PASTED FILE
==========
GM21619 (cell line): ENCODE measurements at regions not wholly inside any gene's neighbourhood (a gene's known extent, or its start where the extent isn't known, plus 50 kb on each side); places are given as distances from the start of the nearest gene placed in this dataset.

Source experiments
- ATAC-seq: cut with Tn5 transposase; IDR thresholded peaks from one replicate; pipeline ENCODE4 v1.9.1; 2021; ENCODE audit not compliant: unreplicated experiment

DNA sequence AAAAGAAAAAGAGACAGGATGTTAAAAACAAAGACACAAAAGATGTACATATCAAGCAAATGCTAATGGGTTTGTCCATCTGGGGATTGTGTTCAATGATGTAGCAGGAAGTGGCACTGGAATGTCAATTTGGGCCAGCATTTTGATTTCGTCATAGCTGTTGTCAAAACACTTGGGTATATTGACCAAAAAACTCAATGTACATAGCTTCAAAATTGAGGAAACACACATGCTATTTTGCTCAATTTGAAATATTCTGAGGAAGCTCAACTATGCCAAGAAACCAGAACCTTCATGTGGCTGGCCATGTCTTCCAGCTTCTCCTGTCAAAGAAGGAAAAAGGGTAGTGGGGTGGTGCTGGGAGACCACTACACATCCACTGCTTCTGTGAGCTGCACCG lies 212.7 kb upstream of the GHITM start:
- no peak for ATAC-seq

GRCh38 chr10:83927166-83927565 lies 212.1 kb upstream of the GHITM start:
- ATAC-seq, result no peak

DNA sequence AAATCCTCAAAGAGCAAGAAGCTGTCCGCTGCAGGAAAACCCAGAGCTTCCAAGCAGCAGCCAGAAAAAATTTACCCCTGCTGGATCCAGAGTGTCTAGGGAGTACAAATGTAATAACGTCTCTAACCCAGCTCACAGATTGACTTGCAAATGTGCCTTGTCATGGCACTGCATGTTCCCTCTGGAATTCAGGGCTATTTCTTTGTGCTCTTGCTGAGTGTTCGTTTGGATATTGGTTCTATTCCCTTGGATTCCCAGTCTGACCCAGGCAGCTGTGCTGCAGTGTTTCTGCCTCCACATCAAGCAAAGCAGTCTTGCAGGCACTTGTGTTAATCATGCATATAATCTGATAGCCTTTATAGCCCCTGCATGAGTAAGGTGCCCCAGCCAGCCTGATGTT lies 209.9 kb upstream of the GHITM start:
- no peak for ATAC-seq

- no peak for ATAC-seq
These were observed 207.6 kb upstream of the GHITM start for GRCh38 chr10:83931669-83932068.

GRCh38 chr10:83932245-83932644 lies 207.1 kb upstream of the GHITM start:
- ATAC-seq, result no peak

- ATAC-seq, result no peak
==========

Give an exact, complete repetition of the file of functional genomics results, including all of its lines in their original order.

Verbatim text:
GM21619 (cell line): ENCODE measurements at regions not wholly inside any gene's neighbourhood (a gene's known extent, or its start where the extent isn't known, plus 50 kb on each side); places are given as distances from the start of the nearest gene placed in this dataset.

Source experiments
- ATAC-seq: cut with Tn5 transposase; IDR thresholded peaks from one replicate; pipeline ENCODE4 v1.9.1; 2021; ENCODE audit not compliant: unreplicated experiment

DNA sequence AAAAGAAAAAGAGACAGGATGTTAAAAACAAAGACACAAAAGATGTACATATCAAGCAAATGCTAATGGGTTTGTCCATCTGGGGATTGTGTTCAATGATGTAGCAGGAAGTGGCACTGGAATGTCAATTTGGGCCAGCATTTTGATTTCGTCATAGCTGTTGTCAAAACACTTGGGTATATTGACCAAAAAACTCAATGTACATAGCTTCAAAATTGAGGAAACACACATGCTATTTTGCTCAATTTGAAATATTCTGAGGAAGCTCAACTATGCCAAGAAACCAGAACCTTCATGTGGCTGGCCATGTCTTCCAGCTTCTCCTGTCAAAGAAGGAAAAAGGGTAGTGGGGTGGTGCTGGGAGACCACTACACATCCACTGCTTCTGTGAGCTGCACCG lies 212.7 kb upstream of the GHITM start:
- no peak for ATAC-seq

GRCh38 chr10:83927166-83927565 lies 212.1 kb upstream of the GHITM start:
- ATAC-seq, result no peak

DNA sequence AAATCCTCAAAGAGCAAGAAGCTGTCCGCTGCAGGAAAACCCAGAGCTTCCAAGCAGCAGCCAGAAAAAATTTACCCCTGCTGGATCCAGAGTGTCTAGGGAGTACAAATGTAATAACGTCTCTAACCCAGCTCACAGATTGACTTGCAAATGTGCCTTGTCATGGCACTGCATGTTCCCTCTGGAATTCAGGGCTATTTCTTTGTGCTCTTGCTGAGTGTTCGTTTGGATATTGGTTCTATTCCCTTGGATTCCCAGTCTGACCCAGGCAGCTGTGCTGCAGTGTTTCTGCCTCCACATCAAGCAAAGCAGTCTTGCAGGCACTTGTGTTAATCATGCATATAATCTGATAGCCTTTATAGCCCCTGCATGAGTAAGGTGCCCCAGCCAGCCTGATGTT lies 209.9 kb upstream of the GHITM start:
- no peak for ATAC-seq

- no peak for ATAC-seq
These were observed 207.6 kb upstream of the GHITM start for GRCh38 chr10:83931669-83932068.

GRCh38 chr10:83932245-83932644 lies 207.1 kb upstream of the GHITM start:
- ATAC-seq, result no peak

- ATAC-seq, result no peak